01/06/2015 07:37 BST | Updated 31/05/2016 06:59 BST

Failure to Thrive Should Be a Thing of the Past - For Every Child, and Everyone Dedicated to Caring for Them

When I started in Residential Child Care 40 years ago there were still a few young people who were spoken of a case of 'failure to thrive.' Once experienced it isn't forgotten, the way all of the life of the young person was drained, and draining further from them. It was physically obvious but it affected all of their development too, emotional, psychological, social. These children were affected, that is, until they became enfolded by the warmth of relationships within an environment created to provide the things they needed to grow healthily.

We knew what to do, richly nurture in every way, 'feed the greed' that inevitably happened when a developing, formerly deprived, child found the world was endowed with plenty and they could have their share. In fact once they experienced knowing they had an entitlement, they discovered what it was to have to enough to have a share, and enough to be able to share with others.

Mostly failure to thrive came from the child's home circumstances being unable to provide for their basic needs. For instance a child might be malnourished or underdeveloped for their age through lack of play or loving care.

So what is this to do with today's children's homes? I have been reflecting that inadvertently the circumstance today for children's home providers is akin to those that led to children's 'failure to thrive'. I can hear readers thinking, 'Isn't that quite a leap to make?'

Let's think this through using another idea from child care called Resilience. Fortunately using what we know about Resilience will tell us what we need to do to change the circumstances for children's homes too.

Resilience is a process. Robbie Gilligan, writing about the importance of resilience in child placement practice and planning describes it as the '... qualities which cushion a vulnerable child from the worst effects of adversity in whatever form it takes and which may help a child or young person to cope, survive and even thrive in the face of great hurt and disadvantage'. Brigid Daniel, a doyen of Resilience, tells us that for residential child care staff the key word is 'thrive'. Resilience is the ability to know where, how and when to use your energies to improve things for yourself and how to recruit help in that endeavour.

Think of all the negativity and blame that has been publicly projected on children's homes these past few years. What is taken as true is often the reverse of reality and unevidenced. This takes its toll on everyone working in children's homes. There have been few who have assisted in helping them 'cope, survive and even thrive in the face of great hurt and disadvantage'. In the face of this children's homes have not stopped from caring deeply for our most vulnerable young people, digging deeper into their resources and continually adapting to meet new challenges.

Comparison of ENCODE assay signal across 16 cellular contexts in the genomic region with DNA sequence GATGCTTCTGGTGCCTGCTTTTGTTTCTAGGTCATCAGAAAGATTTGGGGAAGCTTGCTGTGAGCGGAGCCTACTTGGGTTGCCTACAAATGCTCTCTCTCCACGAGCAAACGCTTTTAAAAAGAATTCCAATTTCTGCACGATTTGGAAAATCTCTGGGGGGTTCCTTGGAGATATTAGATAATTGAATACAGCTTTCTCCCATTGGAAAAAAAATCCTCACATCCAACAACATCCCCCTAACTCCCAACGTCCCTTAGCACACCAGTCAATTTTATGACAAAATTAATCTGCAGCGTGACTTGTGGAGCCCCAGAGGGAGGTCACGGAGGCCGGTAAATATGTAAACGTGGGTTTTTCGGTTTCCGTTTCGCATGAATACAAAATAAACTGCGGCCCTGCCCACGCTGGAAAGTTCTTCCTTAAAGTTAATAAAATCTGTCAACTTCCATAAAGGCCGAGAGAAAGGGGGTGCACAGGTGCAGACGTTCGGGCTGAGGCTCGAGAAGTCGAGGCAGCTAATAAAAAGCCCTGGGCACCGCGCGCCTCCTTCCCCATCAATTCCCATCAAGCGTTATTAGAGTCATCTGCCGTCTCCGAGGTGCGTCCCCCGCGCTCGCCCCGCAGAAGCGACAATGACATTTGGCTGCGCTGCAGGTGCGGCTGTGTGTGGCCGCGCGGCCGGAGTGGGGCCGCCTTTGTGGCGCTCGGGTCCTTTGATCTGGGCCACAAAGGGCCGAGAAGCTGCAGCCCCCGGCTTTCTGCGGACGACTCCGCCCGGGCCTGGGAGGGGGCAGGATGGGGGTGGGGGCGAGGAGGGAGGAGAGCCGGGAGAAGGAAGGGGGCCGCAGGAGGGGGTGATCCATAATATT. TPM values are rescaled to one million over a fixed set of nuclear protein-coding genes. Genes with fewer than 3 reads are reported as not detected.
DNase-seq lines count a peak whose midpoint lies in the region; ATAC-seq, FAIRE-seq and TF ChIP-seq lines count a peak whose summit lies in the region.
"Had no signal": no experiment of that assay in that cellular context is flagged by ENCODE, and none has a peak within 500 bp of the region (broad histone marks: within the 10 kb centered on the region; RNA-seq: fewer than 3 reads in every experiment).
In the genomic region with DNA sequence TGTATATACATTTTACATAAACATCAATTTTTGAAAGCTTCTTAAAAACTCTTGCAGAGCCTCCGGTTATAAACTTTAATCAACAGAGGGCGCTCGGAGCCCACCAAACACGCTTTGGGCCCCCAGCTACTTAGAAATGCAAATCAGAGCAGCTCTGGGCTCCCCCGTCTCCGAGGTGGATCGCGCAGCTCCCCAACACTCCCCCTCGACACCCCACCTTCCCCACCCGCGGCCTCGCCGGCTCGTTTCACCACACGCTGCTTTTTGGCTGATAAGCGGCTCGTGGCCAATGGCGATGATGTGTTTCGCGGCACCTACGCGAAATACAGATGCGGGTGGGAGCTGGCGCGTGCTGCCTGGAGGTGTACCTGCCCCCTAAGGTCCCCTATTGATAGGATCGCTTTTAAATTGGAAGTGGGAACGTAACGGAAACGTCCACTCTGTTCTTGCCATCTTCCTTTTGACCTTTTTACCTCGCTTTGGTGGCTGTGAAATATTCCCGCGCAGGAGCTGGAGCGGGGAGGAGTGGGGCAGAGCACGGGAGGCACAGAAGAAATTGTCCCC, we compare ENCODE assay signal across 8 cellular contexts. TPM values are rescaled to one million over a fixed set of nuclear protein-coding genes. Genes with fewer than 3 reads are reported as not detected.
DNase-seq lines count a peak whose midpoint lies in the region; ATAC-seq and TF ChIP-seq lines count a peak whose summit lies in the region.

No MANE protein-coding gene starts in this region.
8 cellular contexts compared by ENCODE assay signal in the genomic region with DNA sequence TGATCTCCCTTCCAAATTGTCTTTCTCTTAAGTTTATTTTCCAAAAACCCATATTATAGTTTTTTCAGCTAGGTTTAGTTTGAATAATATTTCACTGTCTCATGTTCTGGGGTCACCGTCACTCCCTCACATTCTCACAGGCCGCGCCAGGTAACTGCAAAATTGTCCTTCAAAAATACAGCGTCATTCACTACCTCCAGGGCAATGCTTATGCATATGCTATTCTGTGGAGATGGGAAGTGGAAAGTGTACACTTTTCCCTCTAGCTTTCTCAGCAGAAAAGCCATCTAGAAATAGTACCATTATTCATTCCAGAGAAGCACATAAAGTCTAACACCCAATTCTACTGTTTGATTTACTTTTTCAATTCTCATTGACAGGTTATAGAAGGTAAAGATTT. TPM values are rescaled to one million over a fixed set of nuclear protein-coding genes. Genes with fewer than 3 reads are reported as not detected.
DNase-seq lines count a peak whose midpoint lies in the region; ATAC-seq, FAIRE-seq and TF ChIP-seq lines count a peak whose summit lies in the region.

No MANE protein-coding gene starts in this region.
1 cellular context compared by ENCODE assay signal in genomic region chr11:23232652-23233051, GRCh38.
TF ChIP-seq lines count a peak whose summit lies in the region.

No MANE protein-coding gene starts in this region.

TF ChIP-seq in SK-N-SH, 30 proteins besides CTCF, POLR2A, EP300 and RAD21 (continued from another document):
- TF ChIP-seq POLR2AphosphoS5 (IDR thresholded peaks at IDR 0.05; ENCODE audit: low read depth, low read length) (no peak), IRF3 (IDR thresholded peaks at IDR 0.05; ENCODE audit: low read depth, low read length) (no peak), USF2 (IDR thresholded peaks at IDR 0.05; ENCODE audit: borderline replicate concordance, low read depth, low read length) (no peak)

Can we say that our nations' children's homes feel they have a secure base, self-esteem and self-efficacy, as we would aim for any child to feel? They need these to do their job for society. These things bring a feeling of worth and competence. Children's homes know their limits and strengths and know they don't have influence or control over their future currently.

So what does Resilience tell us we should be doing?

Firstly we have to reduce children's homes vulnerability and risk. We need to see them as a positive option for young people and use them not as a last resort but the best option first time. We have many world class homes, let's use them properly.

Let's be real about the balance of risk and recovery that takes place each day in our children's homes. Taking a magnifying glass only to the risks is to present an unreal picture of children's homes today. It affects the sense of worth. We need to give our children's homes a sense of a hopeful future. Part of that is also telling today's stories of success are different from the past.

Having first created a sense of security, we can then take the second step, reducing the numbers of stressors and 'pile-up'. We need to create for our children's homes an environment for their work where they can use problem focussed approaches. To do so they need to feel very different than they do now, able to have an influence. When you've done all the emotion-focused approaches, changing the way one thinks and feels, when you've invested heavily and developed a great deal of positive practice and still you're not valued you'd have to be forgiven if you ask if everything that's said is really accurate?

We have to challenge and jettison old thinking, freeing ourselves up to invest in our nation's homes and increase the available resources available to workers, support and training being crucial.

The start though comes from getting properly protective about our homes. When something needs fixing, fix it. When something needs praising, praise it.

Finally don't keep children's homes locked out in the cold from all the other services for children. In fact looking at it another way couldn't it be that all the other services only are possible as long as you have residential options?

Failure to thrive should be a thing of the past - for every child, and everyone dedicated to caring for them.